Statistical Science

1993. Vol. 8. No. 1, 7677

Mi~ssing Pieces, Derandomization and Concluding Remarks

J. Michael Steele

Abstract. The most salient omissions from the survey provided by the preceding articles are reviewed and ameliorated by reference to recent publications.

Key words and phrases: *ChenStein method, derandomization, expander graphs, percolation theory, pseudorandom graphs, random graphs.

No survey is ever complete, and completeness is some of the pristine virtue of deterministic construc

especially elusive for a survey of a rapidly evolving tions.

subject like the interface of probability and the theory The classic way to atone for the easy virtue of proba

of algorithms. In just the last few months there has bilistic constructions has been to supply deterministic

been stunning progress on transparent proof tech replacements, and a famous illustration of this tradi

niques, which, in a nutshell, are methods that (in some tion arises in the discussion of expander graphs in the

versions) allow one to test the validity of alleged proofs article by Maggs in this issue. Though it is shockingly

by applying tests that will fail with probability 112 easy to show the existence of all sorts of expander

unless the proof is valid. Some of the foundations that graphs via probability, many researchers seemed to

underlie this development are touched on by Feigen breathe a sigh of relief when deterministic construc

baum and Lagarias and by Feigenbaum in this issue. tions for good expanders were developed, even when

Even so, an honest sketch of the new ideas in transpar the new constructions called on methods as sophisti

ent proof techniques would require a substantial excur cated as those used by Lubotzky, Phillips and Samak

sion into the most modern bits of computational (1988).

complexity theory. Rather than take on that excursion, Although most of the discoveries provoked by the

we have to be content with referring the reader to the urge to replace a randomized construction with a deter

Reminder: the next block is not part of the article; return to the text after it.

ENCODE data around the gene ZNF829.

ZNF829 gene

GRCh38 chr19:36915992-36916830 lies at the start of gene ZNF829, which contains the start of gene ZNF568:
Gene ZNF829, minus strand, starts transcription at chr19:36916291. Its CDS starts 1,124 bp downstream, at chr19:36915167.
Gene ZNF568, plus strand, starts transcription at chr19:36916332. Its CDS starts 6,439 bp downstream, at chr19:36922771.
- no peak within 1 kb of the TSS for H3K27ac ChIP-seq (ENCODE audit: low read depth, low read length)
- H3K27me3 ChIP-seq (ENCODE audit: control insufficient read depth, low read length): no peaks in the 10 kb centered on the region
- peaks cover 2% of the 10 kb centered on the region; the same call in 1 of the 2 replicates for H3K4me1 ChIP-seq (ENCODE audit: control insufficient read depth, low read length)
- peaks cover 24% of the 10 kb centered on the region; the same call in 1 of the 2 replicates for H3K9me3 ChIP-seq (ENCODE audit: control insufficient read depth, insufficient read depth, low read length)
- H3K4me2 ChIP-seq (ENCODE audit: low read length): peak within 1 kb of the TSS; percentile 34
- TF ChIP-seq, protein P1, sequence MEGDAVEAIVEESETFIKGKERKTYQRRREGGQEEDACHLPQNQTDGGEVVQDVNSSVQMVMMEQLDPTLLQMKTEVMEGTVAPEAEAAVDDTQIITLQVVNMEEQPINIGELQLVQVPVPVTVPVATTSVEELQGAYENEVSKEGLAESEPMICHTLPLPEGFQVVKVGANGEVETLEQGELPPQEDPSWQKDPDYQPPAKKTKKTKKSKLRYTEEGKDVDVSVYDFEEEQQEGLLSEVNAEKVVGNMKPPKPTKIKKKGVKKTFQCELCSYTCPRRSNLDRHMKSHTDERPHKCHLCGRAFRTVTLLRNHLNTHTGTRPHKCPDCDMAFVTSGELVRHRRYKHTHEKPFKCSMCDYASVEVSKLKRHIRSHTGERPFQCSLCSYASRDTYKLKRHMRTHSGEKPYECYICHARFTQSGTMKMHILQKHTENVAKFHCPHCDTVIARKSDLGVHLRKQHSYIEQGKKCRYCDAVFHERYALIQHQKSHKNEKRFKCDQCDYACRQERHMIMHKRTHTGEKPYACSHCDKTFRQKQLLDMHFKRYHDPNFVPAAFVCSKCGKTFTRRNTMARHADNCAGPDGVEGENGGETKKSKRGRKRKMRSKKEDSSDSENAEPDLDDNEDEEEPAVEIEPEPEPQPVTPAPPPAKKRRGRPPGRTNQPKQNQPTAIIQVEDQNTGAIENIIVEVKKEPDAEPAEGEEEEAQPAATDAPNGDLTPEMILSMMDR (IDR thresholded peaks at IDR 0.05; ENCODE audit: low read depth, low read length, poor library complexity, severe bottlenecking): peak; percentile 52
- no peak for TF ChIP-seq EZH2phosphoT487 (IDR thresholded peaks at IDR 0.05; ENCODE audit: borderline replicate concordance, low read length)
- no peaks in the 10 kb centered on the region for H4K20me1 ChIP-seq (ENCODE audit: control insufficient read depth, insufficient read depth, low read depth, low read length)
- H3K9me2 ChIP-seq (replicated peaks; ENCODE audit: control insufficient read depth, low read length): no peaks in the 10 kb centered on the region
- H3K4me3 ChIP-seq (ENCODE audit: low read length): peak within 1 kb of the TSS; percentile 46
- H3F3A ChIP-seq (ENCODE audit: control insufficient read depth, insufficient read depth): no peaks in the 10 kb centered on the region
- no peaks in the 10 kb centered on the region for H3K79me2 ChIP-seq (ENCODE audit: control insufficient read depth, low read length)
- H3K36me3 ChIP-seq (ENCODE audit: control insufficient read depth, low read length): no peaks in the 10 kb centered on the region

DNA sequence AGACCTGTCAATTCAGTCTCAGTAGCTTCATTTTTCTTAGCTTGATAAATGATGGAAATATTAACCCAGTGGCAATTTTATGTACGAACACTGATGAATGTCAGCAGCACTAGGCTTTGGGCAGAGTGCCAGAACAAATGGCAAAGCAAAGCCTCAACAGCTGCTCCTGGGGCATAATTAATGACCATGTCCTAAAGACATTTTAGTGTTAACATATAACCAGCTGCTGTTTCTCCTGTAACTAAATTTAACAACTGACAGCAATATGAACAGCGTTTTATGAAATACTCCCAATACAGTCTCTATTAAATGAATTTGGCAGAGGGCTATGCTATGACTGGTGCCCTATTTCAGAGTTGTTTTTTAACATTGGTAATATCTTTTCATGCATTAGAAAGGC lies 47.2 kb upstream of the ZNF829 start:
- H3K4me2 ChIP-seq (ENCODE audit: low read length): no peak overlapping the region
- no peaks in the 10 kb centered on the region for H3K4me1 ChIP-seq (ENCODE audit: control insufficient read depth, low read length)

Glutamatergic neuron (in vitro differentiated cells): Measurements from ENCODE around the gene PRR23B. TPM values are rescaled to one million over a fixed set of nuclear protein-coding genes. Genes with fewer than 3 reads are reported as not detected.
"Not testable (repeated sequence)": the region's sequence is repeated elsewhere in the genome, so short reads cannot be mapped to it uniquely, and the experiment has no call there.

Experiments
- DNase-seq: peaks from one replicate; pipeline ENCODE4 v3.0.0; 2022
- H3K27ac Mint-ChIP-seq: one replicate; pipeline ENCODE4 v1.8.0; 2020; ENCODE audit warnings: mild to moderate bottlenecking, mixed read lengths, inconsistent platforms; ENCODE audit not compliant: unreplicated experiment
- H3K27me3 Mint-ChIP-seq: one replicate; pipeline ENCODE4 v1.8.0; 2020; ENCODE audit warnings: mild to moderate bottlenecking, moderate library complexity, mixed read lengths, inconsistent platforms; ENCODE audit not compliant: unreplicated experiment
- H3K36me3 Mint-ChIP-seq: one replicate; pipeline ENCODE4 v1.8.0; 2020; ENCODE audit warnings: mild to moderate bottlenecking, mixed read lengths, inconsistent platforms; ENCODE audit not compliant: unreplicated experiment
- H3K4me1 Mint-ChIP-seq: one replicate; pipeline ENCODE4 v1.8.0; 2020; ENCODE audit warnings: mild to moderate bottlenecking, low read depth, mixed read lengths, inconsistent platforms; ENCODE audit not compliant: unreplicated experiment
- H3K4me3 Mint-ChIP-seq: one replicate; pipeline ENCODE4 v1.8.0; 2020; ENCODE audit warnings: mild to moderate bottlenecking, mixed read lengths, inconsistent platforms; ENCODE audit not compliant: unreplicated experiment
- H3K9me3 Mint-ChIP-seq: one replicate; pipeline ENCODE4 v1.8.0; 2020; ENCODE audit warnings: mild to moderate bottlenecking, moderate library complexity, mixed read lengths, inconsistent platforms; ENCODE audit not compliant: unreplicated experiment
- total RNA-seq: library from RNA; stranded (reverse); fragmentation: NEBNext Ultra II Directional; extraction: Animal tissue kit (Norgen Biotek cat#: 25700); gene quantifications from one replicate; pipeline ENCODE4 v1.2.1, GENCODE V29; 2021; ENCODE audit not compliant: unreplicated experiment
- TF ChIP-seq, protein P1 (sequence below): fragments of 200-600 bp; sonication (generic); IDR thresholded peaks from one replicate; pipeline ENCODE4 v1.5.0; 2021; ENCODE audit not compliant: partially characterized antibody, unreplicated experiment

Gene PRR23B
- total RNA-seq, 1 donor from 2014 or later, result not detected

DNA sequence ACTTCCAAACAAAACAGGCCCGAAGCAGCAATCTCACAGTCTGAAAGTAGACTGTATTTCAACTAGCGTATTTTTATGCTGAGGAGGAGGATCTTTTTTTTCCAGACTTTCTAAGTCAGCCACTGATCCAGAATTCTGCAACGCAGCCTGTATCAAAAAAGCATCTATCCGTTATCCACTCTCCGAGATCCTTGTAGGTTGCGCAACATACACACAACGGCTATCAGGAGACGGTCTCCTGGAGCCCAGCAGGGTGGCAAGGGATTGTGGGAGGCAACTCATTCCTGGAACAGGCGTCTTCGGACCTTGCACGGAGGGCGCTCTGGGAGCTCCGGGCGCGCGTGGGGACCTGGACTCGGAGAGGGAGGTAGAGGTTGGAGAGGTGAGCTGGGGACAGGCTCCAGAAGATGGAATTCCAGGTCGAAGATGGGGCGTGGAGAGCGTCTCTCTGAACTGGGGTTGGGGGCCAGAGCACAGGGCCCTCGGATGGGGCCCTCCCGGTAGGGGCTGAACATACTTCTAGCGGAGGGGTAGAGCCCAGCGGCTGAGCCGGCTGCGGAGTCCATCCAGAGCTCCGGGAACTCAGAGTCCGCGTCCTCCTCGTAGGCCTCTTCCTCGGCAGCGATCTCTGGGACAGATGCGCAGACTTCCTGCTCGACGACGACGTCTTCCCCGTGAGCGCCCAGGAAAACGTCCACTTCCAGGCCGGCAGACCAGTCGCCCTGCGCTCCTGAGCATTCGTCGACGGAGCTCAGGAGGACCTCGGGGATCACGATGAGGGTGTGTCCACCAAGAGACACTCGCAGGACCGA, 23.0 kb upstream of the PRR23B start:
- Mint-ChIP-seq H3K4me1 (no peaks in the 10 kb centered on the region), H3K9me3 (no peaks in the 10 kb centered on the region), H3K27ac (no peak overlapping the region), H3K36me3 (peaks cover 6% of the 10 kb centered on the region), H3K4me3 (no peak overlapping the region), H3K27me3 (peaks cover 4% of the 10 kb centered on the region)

journalistic accounts of Kolata (1992) and Cipra (1992) ministic one have turned out to be rather specialized,

and the more technical discussion of Johnson (1992). there are recent developments that change this situa

The latter contains pointers to the appropriate scien tion and offer enticing suggestions of an important

tific literature. new theory of derandomization. Instead of pursuing

If one studies the engineering of these recent ad clever ad hoc constructions, the new idea is to look

vances in transparent proof techniques, one finds many for algorithmic procedures that replace the very steps

structures that were first supported by probabilistic employed in the randomized construction. This shift

thinking. As it happens, one also finds that consid in perspective turns out to be very fruitful, and a good

erable effort was subsequently invested to replace sense of its power can be found in Chapter 15 of the

most of the original probabilistic scaffolding by con important new book The Probabilistic Method by Alon,

~tructions that could be called pu~ely deterministic. Spencer and Erdds (1992). Further, because of the re

TO probabilists, this passion for excising randomized markable utility of the Lov63z Local Lemma in the

constructions seems curious, but many computer sci more subtle probabilistic constructions, the recent al

entists and combinatorists feel themselves to be on gorithmization of the Local Lemma by Beck (1992)

philosophicaUy shaky ground with randomized con and Alon (1992) offers a compelling validation of the

structions. Thus, in many contexts, such constructions derandomization concept.

are accorded only the status of a pure existence proof, In addition to its useful discussion Of derandOmiza

and, almost always, they are, seen as lacking at least tion, the volume of Alon, Spencer and Erdds (1992)

also provides charming introductory treatments of at

least two other topics that may seem underrepresented

J. Michael Steele is Professor, Department ofStatistics, in this survey, graph algorithms and random graphs.

The Wharton School of the University of Pennsylvania, The latter topic is also well covered in the treatise

3000 Steinberg HallDietHch Ha14 Philadelphia, Penn Random Graphs by BollobAs (1985), which is a bible

sylvania 191046302. for any serious student of random graphs. From the

76

CONCLUDING REMARKS 77

probabilists' point of view, two of the most important plex investigators who examine randomness in a quest

recent links to these areas are to percolation theory and to find acceptable surrogates.

to the ChenStein method of Poisson approximation.

Much of, the recent progress in percolation theory is ACKNOWLEDGMENTS

beautifully introduced by Grimmett (1989), and the

recent treatise on Poisson approximation of Barbour, Research supported in part by NSF Grants DMS

Holst and Janson (1992) surely belongs on the book 8812868, DMS9211634, ARO Grants DAAL0389.

shelf of anyone interested in probability, graphs or G0092, DAAL0391G0110 and NSA Grant MDA

discrete algorithms. 904H2034.

Another important sphere of probability in the ser

vice of algorithms that some may see as underrepre REFERENCES

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